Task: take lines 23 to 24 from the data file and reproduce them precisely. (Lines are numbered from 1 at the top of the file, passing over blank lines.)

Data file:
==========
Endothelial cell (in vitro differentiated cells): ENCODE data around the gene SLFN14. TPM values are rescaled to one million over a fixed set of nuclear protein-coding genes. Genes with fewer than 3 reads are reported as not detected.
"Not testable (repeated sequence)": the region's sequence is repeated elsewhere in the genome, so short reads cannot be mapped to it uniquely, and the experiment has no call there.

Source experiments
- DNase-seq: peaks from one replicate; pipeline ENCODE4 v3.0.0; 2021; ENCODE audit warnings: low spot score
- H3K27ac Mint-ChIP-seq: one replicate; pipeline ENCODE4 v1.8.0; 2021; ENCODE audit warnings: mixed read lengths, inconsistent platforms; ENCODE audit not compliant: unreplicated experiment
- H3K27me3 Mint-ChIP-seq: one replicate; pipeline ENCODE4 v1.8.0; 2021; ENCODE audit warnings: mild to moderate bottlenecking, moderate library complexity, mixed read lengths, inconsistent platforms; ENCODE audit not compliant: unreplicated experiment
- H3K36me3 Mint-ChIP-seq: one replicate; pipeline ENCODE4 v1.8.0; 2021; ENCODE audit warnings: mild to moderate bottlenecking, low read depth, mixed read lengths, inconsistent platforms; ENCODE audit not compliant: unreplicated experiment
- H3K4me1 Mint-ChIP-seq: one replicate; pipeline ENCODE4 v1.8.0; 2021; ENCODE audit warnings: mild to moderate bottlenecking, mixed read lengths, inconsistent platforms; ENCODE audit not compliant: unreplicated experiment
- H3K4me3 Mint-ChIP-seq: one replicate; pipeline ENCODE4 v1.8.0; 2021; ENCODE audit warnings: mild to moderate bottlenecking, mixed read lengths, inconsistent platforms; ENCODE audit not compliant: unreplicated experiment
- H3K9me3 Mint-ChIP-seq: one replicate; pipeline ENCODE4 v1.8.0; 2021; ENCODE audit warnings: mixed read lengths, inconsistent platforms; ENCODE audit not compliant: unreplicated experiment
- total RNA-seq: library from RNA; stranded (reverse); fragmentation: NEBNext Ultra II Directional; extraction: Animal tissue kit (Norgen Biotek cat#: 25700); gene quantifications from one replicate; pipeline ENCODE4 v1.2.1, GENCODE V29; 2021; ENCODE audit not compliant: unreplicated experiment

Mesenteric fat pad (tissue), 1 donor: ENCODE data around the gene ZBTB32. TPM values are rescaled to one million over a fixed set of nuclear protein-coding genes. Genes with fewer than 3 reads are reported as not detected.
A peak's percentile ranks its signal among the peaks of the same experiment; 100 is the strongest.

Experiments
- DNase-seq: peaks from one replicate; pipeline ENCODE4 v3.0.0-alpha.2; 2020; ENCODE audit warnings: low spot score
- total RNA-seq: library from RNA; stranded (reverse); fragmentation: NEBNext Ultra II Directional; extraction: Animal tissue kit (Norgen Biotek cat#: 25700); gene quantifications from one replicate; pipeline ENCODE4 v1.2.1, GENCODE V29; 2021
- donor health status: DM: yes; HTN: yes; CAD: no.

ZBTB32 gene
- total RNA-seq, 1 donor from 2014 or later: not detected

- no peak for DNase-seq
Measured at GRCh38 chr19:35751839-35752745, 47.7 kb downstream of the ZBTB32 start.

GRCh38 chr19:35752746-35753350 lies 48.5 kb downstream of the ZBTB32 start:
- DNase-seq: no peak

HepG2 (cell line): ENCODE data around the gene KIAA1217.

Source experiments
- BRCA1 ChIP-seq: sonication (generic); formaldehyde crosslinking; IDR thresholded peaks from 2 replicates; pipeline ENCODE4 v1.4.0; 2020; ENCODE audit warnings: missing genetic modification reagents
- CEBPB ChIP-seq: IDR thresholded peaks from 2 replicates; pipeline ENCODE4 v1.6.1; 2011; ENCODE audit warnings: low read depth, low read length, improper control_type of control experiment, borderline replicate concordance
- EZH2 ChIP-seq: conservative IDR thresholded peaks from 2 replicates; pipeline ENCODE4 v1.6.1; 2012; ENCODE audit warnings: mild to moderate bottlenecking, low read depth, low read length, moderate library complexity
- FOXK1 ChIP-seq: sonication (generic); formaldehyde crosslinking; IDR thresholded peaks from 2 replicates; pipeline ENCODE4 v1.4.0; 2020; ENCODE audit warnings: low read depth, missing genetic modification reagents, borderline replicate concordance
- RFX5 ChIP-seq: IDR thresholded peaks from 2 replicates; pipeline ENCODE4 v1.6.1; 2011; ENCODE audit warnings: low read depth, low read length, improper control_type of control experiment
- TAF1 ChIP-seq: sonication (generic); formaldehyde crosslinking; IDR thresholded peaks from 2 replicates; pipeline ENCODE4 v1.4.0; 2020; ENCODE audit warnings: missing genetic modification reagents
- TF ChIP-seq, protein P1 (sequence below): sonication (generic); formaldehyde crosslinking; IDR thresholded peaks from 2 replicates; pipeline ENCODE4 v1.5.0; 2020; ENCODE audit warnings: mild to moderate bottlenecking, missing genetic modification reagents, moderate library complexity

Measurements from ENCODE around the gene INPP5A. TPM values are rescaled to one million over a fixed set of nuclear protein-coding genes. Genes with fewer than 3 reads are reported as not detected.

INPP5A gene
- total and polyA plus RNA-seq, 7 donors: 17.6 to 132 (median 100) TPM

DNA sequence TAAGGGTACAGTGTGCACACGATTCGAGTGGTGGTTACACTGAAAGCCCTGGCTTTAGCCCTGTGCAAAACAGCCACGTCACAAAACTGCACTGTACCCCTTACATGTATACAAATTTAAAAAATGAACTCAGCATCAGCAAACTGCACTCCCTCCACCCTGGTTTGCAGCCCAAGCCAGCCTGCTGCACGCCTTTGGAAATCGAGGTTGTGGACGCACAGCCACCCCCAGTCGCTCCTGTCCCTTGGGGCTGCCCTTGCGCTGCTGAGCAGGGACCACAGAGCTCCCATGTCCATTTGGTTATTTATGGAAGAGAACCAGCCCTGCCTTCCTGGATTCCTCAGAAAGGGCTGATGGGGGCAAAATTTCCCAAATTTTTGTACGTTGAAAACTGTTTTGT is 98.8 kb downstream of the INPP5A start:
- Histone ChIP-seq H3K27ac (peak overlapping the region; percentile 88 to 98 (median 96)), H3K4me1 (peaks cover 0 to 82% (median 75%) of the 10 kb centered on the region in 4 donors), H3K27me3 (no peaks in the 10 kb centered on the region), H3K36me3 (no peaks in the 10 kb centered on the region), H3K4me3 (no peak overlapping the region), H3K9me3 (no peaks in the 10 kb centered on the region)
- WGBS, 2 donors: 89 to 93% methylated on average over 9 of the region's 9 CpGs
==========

- DNase-seq: no peak

HepG2 (cell line): ENCODE data around the gene KIAA1217.